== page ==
• Reduce the amount of time between case intake and disposition; 
  • Reduce the effort that prosecutors have to put into preparing cases for trial; 
  • Allow both prosecution and defense to concentrate on more serious DUI offenses; and
  • Decrease pending caseloads as these cases are diverted from court dockets (Grube, 2019).

DUI diversion programs have yet to be evaluated extensively and best practices are limited. In reviewing existing literature, NHTSA states that the evidence has been mixed (Richard et al., 2018). Other studies have found that there is “substantial anecdotal evidence that diversion programs, by eliminating the offense from the offender’s record, allow repeat offenders to avoid being identified” (Hedlund & McCartt, 2002). For programs where data is available, studies have demonstrated that diversion programs, particularly those with short sentences, do not reduce recidivism, yet pre-trial diversion programs continue to be favored in some jurisdictions for their efficiency in dealing with first-time offenders (Wiliszowski et al., 2011).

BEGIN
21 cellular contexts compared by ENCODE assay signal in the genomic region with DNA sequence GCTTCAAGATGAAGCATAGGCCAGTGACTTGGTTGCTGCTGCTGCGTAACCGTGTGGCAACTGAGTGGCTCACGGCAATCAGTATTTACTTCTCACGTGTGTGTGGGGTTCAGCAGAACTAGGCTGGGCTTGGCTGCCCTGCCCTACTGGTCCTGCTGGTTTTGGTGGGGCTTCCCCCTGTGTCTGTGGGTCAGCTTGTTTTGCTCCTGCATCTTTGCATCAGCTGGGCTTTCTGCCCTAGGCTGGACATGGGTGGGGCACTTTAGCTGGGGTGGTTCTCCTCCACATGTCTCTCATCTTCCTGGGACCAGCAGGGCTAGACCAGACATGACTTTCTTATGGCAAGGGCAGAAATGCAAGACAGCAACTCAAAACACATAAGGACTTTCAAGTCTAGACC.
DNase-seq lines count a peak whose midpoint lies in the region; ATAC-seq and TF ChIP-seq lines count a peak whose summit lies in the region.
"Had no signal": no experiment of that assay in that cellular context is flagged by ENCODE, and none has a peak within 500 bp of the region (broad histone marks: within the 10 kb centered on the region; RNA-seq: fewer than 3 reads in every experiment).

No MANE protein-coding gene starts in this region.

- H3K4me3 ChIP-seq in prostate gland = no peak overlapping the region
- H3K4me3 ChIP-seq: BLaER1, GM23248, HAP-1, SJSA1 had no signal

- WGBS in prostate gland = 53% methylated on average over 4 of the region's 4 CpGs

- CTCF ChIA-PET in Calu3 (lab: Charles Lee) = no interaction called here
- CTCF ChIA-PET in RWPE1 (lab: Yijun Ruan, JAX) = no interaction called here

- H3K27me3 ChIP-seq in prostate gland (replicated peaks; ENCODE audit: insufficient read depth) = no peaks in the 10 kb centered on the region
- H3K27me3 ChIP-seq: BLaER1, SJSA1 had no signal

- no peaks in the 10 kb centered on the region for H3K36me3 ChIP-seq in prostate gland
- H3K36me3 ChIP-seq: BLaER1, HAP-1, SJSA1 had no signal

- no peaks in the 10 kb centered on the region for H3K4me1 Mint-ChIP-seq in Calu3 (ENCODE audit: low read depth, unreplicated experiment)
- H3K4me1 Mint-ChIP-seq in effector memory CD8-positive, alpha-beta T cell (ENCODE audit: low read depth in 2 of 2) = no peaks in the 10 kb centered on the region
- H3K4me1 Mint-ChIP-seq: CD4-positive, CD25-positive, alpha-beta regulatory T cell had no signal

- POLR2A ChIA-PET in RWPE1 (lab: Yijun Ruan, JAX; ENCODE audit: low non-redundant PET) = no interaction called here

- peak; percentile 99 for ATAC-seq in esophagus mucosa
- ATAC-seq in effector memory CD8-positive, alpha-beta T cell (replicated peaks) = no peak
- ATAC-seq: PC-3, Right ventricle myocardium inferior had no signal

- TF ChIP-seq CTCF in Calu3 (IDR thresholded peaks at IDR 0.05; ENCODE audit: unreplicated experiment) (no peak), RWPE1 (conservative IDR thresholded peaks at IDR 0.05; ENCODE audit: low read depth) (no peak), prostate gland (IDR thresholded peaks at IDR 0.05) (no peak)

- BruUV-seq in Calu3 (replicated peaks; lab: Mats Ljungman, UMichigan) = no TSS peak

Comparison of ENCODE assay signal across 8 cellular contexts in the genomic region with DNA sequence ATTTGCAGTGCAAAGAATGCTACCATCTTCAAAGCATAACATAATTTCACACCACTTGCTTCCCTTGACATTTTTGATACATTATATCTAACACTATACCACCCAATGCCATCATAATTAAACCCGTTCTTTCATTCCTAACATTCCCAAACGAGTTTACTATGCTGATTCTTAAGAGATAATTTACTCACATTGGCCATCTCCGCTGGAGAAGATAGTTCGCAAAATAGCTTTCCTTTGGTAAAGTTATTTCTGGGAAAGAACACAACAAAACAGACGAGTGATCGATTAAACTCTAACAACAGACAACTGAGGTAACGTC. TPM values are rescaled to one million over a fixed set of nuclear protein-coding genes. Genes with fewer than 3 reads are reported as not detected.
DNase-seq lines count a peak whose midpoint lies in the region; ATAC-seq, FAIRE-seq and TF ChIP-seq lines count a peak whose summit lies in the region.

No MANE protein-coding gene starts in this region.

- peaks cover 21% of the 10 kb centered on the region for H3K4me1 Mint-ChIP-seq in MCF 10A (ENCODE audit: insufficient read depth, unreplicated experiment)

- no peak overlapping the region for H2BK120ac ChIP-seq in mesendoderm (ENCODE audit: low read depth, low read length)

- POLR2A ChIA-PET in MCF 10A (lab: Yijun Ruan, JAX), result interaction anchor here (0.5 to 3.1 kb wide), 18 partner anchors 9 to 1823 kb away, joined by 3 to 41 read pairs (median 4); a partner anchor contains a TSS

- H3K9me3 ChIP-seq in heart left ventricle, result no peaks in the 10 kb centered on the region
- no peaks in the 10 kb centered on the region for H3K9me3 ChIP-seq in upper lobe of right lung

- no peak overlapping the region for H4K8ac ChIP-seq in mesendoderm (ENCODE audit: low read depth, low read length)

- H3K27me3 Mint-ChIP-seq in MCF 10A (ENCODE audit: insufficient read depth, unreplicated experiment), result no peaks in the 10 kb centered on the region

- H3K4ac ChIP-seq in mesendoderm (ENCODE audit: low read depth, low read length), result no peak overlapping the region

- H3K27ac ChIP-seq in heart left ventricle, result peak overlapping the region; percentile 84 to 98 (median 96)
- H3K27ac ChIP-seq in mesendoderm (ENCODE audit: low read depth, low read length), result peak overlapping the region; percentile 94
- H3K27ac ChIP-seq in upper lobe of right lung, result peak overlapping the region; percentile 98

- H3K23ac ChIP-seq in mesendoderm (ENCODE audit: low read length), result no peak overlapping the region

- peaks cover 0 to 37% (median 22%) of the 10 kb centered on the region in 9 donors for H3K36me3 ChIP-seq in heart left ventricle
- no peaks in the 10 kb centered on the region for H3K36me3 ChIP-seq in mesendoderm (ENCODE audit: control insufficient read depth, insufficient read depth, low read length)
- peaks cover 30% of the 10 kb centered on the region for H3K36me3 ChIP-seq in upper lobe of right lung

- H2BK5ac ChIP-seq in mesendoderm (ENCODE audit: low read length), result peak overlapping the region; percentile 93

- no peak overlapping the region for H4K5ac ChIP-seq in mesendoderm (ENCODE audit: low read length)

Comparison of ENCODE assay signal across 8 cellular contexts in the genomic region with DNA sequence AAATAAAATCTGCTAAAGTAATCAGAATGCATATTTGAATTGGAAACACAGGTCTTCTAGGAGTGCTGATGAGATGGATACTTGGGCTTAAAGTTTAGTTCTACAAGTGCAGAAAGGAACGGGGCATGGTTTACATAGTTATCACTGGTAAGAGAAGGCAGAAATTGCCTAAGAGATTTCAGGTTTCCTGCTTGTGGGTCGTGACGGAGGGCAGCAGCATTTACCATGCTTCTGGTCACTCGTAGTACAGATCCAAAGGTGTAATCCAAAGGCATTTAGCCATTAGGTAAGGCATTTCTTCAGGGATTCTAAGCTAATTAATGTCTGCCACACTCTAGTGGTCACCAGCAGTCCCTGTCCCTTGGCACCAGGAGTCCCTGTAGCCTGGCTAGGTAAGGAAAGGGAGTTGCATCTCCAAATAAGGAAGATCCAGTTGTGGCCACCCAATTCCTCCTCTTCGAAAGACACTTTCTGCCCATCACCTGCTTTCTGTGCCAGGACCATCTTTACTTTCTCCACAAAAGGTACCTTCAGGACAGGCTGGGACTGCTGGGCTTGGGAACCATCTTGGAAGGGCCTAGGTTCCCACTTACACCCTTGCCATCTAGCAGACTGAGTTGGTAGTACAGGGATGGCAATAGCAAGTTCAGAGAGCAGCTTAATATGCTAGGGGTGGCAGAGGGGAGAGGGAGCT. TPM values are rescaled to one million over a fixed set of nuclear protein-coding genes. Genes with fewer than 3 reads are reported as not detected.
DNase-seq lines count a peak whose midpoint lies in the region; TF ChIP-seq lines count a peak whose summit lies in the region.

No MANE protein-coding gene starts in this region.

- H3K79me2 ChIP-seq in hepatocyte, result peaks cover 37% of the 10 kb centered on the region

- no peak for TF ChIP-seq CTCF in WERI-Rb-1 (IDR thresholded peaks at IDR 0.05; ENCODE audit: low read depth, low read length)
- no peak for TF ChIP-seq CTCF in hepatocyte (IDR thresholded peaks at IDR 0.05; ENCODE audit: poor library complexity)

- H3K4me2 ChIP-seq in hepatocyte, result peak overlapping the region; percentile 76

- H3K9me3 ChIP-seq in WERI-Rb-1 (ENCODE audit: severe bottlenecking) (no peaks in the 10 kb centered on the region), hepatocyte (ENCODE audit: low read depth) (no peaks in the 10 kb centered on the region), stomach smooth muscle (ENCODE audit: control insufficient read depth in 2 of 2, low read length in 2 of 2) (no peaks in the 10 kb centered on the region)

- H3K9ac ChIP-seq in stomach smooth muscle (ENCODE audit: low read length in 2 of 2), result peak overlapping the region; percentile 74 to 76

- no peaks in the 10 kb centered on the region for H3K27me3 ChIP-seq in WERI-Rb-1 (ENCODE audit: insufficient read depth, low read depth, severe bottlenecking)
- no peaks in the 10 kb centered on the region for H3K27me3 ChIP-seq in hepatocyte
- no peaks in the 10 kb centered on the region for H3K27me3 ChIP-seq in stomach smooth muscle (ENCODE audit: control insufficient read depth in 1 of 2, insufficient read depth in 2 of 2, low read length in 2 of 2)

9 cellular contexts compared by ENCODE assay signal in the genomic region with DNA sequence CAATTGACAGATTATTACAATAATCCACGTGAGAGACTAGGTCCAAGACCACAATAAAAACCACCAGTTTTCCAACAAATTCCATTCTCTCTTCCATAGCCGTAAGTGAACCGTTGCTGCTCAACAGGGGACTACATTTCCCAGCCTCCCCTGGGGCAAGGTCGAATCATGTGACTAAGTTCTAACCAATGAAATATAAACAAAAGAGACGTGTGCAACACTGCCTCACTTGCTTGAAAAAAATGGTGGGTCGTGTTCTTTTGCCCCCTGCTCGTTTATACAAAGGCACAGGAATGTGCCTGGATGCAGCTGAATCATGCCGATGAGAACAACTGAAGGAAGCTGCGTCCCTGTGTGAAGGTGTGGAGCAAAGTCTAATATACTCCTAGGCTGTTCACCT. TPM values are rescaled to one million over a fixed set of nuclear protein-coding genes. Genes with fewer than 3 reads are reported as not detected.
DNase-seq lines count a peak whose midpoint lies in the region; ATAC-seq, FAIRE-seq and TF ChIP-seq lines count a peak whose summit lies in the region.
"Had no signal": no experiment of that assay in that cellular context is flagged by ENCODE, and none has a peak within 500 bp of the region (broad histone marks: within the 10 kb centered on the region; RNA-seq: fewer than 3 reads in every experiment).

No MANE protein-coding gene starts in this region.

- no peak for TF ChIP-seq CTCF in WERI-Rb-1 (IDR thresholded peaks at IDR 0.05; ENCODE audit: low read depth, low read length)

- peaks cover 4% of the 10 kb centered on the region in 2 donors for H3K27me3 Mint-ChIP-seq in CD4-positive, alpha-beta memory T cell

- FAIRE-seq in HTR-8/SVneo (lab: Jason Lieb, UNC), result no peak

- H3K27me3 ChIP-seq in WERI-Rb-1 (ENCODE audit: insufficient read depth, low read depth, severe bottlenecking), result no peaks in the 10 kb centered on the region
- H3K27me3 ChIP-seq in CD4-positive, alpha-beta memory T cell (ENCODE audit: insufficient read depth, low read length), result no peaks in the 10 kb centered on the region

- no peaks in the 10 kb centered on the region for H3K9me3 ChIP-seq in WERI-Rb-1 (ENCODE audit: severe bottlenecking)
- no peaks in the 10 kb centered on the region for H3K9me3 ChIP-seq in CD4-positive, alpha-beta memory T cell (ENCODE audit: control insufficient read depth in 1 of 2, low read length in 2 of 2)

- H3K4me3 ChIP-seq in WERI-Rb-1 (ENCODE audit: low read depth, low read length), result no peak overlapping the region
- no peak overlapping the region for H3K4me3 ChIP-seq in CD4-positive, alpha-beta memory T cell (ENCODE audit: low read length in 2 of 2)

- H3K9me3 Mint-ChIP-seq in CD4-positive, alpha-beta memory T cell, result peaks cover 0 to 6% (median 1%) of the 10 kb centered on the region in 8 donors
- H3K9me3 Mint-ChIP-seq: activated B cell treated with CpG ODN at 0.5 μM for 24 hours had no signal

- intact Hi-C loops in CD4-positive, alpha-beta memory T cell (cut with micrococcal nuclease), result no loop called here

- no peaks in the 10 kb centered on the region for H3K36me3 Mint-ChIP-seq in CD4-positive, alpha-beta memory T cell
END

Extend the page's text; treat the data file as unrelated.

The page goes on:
Many judges claim DUI diversion programs weaken the overall DUI system. A lack of monitoring or limited tracking can create significant gaps in the system and will afford repeat offenders the opportunity to escape accountability for their actions.

Consequently, jurisdictions that are considering passing a DUI diversion law or establishing an informal local program are strongly encouraged to work with all relevant stakeholders to ensure that the program does not do more harm than good. A properly function diversion program must have rigid tracking to ensure offenders are only permitted to enter diversion once and that they do not enter diversion if they have multiple pending DUI charges in various jurisdictions.

Keep reading: The criminal justice process progresses with an in-depth discussion of screening and assessment practices followed by an exploration of the adjudication of impaired driving cases.

Resources

Pre-Trial Diversion Programs for DUIs (Traffic Resource Center for Judges, 2015)

Pre-trial Justice Institute

Pre-trial Policy Laws Database (National Conference of State Legislatures, 2018)

Smarter Pre-trial (PJI, 2019)